Light-Generating Heat for Pastoral Formation

The Center for Creative Leadership (CCL) in their work with executives and managerial leadership asked their clients to reflect on their careers and identify the events that have had a strong impact on their own development. The data from this research has identified five general clusters. We will look at these over the next five articles.

The first cluster (in no particular order—in fact they identified that culture influences the ranking of each cluster for a leader) centers on the experience of challenging assignments. Now, as a pastor, this is a significant part of the pastoral landscape. Pastors face challenging assignments all the time. Whether it be the crucial conversation with a head elder, a significant upcoming board meeting, or a particular challenge in the local school—pastors consistently face the heat of a challenging assignment.

For some pastors, one opportunity for development will involve stepping into roles that are more oblique to pastoral ministry. These roles can include serving on an educational board or serving in some fashion on a conference, union, or division committee. These kinds of wider experiences will provide opportunities for gaining different perspectives. A corollary to this can also be a youth or young adult pastor who shifts out of this role into a senior pastor position. The transition from a specific function ministry to a full-function ministry will provide plenty of opportunities for learning and growth.

Acting as a change agent by introducing change or transformative experiences into the life of the congregation will provide another opportunity for the pastor to experience a challenging assignment. While pastors do not introduce change for the sake of change, pastors can walk into those change transitions and moments as learning opportunities about themselves and their congregation. One of the best and most intense ways of engaging in this kind of process can be through the Doctor of Ministry program at Andrews University where the expectation is that the pastor will be a change agent in the local congregation.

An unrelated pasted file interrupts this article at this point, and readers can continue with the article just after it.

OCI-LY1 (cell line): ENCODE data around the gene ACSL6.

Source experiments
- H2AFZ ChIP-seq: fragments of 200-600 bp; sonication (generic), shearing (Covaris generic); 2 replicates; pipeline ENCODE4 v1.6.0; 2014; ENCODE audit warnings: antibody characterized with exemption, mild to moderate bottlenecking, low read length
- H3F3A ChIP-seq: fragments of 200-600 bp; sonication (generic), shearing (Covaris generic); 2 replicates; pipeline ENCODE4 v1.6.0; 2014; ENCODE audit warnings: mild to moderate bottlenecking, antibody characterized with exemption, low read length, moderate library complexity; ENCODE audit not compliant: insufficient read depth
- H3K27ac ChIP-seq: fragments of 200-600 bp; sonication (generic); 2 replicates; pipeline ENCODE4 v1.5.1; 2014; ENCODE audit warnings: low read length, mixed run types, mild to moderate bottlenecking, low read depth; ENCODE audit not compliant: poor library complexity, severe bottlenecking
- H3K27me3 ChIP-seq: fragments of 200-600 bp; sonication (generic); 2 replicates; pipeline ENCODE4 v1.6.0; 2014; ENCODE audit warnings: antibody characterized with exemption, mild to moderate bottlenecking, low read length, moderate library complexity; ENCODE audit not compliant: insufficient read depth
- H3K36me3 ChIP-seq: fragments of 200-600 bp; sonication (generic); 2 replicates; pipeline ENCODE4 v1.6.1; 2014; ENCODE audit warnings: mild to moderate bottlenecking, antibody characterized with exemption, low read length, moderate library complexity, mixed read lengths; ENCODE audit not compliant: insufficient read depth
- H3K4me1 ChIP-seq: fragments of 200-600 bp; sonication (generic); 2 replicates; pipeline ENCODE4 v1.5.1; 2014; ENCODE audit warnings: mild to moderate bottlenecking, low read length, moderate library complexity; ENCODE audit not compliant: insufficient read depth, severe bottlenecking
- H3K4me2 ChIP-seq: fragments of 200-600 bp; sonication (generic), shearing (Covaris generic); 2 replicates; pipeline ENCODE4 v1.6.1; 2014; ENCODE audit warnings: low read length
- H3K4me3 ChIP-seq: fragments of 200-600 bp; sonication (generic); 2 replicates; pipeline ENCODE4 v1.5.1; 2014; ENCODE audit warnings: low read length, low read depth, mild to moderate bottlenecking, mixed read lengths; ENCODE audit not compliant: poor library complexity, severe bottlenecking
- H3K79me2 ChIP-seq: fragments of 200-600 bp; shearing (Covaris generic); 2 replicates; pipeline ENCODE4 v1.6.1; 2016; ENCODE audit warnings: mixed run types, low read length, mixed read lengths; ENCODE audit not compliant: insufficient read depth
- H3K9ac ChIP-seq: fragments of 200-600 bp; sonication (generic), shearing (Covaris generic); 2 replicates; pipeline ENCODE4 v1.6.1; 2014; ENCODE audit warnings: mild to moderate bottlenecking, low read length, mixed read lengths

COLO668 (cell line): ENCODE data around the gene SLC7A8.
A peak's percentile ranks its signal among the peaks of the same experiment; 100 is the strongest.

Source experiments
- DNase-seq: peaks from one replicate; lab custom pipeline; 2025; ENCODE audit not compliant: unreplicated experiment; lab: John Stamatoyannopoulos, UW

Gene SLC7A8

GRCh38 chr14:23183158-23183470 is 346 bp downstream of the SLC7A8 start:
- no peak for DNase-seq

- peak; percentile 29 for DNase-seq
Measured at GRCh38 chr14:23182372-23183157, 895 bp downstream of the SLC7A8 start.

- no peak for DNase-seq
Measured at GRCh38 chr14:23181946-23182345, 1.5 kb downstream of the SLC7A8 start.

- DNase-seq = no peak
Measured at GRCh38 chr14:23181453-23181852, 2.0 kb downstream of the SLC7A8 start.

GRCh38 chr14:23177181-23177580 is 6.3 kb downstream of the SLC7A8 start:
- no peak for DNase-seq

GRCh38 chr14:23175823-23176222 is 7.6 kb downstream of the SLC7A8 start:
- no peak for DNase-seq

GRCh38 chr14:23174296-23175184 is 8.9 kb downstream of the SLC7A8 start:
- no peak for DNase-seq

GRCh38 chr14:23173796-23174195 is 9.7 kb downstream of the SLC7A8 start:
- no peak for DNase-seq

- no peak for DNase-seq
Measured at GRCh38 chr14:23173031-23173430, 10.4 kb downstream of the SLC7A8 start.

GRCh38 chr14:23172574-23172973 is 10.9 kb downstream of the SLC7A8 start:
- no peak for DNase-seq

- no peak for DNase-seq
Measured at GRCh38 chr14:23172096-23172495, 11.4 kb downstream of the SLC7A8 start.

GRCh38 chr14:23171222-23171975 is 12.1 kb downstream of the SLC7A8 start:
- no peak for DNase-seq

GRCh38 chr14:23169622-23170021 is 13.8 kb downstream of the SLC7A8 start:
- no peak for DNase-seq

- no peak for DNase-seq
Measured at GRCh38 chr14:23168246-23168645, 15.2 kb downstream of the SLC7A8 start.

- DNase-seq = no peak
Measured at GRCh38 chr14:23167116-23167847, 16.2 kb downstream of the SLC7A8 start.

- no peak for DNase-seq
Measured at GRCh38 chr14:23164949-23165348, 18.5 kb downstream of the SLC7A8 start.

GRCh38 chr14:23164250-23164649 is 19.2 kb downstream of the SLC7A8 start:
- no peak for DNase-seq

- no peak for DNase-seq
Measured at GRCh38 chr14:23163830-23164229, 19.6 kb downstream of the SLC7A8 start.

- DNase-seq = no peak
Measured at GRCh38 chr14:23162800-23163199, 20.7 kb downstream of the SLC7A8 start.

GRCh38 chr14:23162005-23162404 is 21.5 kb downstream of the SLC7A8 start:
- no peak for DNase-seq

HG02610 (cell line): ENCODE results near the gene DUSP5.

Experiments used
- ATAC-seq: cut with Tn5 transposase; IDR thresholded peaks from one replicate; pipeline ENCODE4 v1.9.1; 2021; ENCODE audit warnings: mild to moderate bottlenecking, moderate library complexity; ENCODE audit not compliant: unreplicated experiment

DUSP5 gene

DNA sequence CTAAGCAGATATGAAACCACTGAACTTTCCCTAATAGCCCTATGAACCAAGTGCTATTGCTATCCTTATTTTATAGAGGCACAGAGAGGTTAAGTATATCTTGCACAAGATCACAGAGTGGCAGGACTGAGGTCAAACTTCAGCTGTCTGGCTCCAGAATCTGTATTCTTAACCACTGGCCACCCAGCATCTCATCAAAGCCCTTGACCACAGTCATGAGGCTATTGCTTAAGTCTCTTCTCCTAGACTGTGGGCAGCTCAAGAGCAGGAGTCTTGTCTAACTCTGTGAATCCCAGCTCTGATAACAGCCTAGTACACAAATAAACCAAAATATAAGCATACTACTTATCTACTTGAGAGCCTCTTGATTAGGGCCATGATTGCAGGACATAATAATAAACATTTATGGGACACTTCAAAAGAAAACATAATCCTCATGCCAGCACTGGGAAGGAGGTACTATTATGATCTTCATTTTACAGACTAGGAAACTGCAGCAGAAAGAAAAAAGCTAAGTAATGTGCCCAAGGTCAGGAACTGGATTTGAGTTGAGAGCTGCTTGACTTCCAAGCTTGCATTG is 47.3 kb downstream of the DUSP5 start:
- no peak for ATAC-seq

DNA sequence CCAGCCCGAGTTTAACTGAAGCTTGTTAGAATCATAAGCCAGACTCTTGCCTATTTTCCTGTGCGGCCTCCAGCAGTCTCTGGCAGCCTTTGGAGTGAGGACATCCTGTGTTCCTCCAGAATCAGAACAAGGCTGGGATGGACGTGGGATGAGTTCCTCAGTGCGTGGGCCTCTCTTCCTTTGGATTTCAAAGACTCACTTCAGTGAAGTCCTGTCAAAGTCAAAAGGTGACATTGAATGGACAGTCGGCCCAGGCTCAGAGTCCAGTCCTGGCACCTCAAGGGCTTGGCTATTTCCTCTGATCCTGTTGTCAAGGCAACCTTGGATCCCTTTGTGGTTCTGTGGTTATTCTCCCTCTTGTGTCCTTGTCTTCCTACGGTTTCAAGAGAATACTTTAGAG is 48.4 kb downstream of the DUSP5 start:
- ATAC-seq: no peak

Chances are during the lifelong engagement with pastoral ministry, the pastor will find themself in the throes of a transition from one district to another. This can be a crucial moment because it can assist the pastor in reflecting and understanding how they respond to change, to those moments of transition—those times where they are saying goodbye to the past while moving into the future. Living between these two points on the transitional compass can bring much to the forefront of how a person lives in the moment of tension.

One challenging experience for a pastor is to remember and practice the art of leading up (to those who they have direct influence in the conference office), to those who are pastoral colleagues and work together in areas within a conference or at camp meeting, and then to live and lead in their local congregational context. This 360-experience will bring to the developing pastor the recognition that to lead at each of these levels may require a different set of skills. To adapt to each of these without losing a sense of direction and identity will stretch the pastor.

In a recent teaching assignment for the Doctor of Ministry program, the group (which included conference officers and ministerial directors) identified that one of the most desired characteristics needed for pastors today is the capacity for cross-cultural ministry. If you serve in the context of a multi-cultural context, this laboratory of the human spectrum provides an ongoing challenge. In other words, pastor, you are in a powerfully unique context for development—make full use of it. Learning the values, practices, customs, and behaviors of those various cultures can develop in the person in unimaginable ways.

So, pastor, what is your particular upcoming challenging assignment in the next month? How do you prepare yourself for this challenge? What contributes to better preparation? What distracts from that preparation? To assist as you reflect on your ministry, look at the grid below to assist you in your own development through these challenging ministry experiences.

Ministry Assignment
Oblique Assignment Assignments pastors engage in that take them away from direct ministry to the local church—i.e., conference, union, or division committee.
Change Agent Assignment Activities taking the pastor as the initiator of a new initiative into the local congregation.
The 360 Assignment The art of influencing people who surround the pastor at various levels of contact.
Pastoral Transitions Assignment The movement of a pastor from one district to another or from one assignment to another.
Cross-cultural Assignment Pastor who leads in a context where a multiplicity of cultures exist in that environment (including a multi-generational congregation).

John Grys is vice president for pastoral ministries in the Illinois Conference